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Winter Draws On

Today is known as “the big switch-on” — the day on which the majority of homes in Britain are expected to turn on their central heating for the first time this autumn.

I'm waiting until Friday before I start withdrawing the graphite rods from the core of the AGA to set the beast in action, at least I will be able to do it this year - I really worry in ten years time it will neither be warm enough not to want to nor unrationed to be allowed to. But then I'm not completely reassured by;

There is "no danger" of mass power cuts in the UK during the next decade, Energy Secretary Ed Miliband has said.
He told the BBC it was possible to meet the country's energy needs while using more "sustainable" sources such as wind farms and nuclear stations.

And if you believe that then have a got a bottle of Cure-all to sell you.

Comments

As a maladious person your Cure-all interests me, do you give a discount for bulk purchases?

I'd trust Ed the Millibeast, work experience boy at Westminster, over the new Energy Minister any day. I mean, obviously he's going to know more than the person whose job it is. Right?

My first attempt was some days back, blogged about and resulted in an engineer to come fix the boiler. How was yours?

Nuclear stations? Does he mean the ones in France, from which the UK is importing power, will supply more in the next decade? Because as far as I know, the UK (like the US, sadly) has none scheduled for completion during the next decade.

And the 10GW of "capacity" he says is due: yes, perhaps, except for two things. First, of course, is that is "rated capacity," ie capacity when operating optimally. For gas/coal/nuclear, that is 24/7/365 capacity: for wind, which is the supposed 10GW, it is 6/6/200 or less, and the only way to "smooth out" delivery is to put about a third or more of the actual output into some sort of storage such as pumping water up from a reservoir (further reducing "rated capacity") and then releasing it to drive turbines, or as E.On wants, to have an equal-rating "conventional" power plant (capable of full-time output, of course, but turn it about and use wind as backup and you may save some coal or gas) to supply power when the wind is not. Second, building the wind/solar farms will need a vast amount of power to get the components to the building site - mining, refining, manufacturing...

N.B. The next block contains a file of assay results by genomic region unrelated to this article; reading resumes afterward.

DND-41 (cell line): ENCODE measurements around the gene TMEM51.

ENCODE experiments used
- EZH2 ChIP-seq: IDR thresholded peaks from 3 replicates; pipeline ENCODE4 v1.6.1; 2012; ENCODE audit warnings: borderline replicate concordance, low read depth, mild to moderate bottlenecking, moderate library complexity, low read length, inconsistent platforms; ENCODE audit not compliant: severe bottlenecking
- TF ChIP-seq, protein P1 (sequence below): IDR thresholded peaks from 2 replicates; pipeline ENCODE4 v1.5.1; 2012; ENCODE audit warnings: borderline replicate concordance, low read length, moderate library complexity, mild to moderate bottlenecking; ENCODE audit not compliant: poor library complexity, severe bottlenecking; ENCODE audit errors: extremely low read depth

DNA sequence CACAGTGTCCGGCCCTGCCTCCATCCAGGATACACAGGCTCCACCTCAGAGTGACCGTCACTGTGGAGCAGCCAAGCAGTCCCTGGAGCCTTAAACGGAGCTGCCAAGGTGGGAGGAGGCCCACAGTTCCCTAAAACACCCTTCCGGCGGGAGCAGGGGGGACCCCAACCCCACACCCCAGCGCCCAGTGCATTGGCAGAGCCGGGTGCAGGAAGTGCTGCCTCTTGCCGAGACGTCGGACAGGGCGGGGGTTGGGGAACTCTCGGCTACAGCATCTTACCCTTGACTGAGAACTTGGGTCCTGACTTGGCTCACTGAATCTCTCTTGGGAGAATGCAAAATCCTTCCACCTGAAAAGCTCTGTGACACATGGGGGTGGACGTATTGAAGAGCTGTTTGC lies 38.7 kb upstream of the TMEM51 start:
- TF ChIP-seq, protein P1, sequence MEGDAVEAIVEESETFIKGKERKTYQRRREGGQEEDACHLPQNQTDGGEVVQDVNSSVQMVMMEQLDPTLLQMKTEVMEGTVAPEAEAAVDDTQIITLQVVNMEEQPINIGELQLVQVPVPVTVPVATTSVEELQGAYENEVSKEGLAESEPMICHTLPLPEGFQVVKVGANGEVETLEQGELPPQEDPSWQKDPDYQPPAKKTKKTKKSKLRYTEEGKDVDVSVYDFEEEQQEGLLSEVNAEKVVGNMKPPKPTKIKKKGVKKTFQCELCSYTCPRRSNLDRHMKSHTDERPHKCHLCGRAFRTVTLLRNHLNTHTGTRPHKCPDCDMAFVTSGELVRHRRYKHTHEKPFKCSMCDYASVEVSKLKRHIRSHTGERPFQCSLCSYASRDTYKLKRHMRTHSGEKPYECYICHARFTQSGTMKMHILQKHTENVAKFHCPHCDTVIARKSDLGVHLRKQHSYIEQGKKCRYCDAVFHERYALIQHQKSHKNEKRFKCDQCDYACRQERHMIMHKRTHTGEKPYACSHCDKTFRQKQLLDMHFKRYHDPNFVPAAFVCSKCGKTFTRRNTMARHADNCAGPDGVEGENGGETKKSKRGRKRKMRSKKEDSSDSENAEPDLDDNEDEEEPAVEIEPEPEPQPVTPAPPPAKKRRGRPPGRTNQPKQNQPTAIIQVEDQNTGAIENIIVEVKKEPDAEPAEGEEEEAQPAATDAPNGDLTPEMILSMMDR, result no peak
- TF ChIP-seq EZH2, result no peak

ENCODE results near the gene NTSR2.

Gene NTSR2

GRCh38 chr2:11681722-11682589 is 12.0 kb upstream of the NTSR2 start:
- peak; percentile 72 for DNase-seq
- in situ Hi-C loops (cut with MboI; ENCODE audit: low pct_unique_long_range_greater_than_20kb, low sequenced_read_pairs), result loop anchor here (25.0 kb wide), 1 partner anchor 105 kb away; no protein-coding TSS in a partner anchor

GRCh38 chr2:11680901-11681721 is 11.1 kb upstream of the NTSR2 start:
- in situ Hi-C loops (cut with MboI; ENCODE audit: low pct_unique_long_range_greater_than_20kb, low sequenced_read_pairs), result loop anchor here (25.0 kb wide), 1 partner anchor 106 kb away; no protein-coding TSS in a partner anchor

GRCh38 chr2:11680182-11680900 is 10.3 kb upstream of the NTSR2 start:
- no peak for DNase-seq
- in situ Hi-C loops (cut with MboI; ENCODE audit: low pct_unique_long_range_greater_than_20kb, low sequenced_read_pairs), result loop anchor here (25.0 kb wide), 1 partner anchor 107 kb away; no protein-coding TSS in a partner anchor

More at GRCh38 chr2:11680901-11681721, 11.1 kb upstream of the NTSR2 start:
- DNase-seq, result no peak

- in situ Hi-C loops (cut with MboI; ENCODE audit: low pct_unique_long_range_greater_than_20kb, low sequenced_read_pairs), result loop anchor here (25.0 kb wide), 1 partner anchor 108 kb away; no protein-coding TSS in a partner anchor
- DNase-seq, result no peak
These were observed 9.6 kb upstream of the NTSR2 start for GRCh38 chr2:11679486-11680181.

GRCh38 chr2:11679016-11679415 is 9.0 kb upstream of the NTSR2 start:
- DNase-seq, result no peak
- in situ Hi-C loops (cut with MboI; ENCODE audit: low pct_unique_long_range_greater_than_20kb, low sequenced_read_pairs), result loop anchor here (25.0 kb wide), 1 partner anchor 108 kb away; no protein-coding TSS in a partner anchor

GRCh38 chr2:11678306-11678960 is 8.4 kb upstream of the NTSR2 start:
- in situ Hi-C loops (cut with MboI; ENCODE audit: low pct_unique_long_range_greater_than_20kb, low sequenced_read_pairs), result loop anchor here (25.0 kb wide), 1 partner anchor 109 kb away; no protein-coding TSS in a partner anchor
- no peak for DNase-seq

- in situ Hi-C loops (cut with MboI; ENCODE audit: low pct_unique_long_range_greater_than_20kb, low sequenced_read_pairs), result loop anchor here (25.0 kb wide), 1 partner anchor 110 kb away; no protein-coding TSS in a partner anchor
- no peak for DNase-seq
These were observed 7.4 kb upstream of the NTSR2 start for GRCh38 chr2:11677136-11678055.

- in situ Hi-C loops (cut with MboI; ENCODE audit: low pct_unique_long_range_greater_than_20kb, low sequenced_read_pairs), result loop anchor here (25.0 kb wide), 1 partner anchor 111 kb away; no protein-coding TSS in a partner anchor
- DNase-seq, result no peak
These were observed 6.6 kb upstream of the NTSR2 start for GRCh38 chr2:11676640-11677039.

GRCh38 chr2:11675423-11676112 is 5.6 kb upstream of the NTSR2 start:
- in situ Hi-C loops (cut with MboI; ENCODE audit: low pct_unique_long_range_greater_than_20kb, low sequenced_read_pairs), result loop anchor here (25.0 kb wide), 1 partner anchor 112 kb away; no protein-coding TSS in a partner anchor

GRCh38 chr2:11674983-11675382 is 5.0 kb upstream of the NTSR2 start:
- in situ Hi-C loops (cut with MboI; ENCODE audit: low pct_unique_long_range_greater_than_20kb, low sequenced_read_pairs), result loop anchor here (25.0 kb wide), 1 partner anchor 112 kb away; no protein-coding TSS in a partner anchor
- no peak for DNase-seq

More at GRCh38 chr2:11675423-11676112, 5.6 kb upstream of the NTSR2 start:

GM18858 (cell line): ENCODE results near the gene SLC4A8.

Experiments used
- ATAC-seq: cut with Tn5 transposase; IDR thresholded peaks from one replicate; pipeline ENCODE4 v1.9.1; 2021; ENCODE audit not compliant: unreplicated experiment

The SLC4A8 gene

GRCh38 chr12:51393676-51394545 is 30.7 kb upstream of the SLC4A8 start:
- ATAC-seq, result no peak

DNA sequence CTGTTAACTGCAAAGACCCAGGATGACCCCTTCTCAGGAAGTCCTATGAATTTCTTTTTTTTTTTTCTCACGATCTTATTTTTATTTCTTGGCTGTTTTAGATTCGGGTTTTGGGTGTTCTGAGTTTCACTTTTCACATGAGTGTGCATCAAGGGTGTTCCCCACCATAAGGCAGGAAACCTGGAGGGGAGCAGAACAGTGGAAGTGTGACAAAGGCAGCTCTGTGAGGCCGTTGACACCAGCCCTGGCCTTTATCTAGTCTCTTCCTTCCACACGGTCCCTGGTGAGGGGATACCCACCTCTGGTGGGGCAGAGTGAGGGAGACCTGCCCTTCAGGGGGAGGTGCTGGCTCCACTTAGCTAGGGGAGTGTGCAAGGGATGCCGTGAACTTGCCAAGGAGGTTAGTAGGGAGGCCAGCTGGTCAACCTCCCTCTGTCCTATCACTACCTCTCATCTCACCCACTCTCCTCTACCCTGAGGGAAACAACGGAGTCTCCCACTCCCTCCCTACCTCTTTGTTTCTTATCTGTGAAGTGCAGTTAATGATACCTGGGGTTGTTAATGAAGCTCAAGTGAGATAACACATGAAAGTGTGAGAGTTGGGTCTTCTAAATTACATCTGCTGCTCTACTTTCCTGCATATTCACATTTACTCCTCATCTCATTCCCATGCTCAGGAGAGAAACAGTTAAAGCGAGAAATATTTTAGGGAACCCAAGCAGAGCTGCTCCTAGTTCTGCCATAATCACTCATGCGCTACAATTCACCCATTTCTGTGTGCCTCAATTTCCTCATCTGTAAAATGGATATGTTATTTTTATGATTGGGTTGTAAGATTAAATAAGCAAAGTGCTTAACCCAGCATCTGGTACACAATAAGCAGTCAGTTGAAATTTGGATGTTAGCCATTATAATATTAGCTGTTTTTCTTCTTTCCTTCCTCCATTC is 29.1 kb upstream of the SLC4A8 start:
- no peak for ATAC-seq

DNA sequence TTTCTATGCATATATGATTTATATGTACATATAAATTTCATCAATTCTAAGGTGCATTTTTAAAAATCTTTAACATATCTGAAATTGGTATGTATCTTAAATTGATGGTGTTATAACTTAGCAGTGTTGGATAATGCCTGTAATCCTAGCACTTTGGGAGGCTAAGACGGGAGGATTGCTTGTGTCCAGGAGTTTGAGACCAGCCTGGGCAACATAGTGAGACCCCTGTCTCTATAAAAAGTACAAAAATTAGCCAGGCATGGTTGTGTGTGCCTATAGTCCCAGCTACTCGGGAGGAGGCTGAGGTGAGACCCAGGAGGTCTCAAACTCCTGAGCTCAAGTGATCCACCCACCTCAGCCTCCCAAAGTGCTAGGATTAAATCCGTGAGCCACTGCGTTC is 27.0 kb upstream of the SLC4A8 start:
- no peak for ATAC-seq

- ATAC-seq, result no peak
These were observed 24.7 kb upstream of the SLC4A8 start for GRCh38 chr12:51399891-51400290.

Oops.

Second, are the "renewable" options on schedule? Not as far as I know, even leaving out nukes. Locals are becoming more alarmed about the size and appearance of wind/solar, and better at petitioning/suing against proposed installations.

Add in that the components are increasingly being made in China (even with government subsidies, Euro and US makers cannot compete, especially as some key raw materials are imported from China in the first place), with at least some part of what we pay going to building new coal power plants, and jsut where is the Global benefit?

Hah.

I've sailed past quite a few of those much-vaunted wind farms over the last four days.

They were all stationary.

Come on Mr. Salmond, how many 000's of "homes" were your useless machines powering last Sunday? Or Saturday; or Monday...

Thank God for Hunterston, say I.

And thank God, too, that the Aga doesn't need electricity. We run the soup kitchen for our street, whenever there are power cuts - always nice and warm in our kitchen, thank you very much.

I'd get irritated by Ed Miliband if I could work up the [sustainable] energy. I live on a narrow boat which produces around 7% of the national average carbon emissions for a UK property. Eco medal for me? No. It's move on, move on move on...

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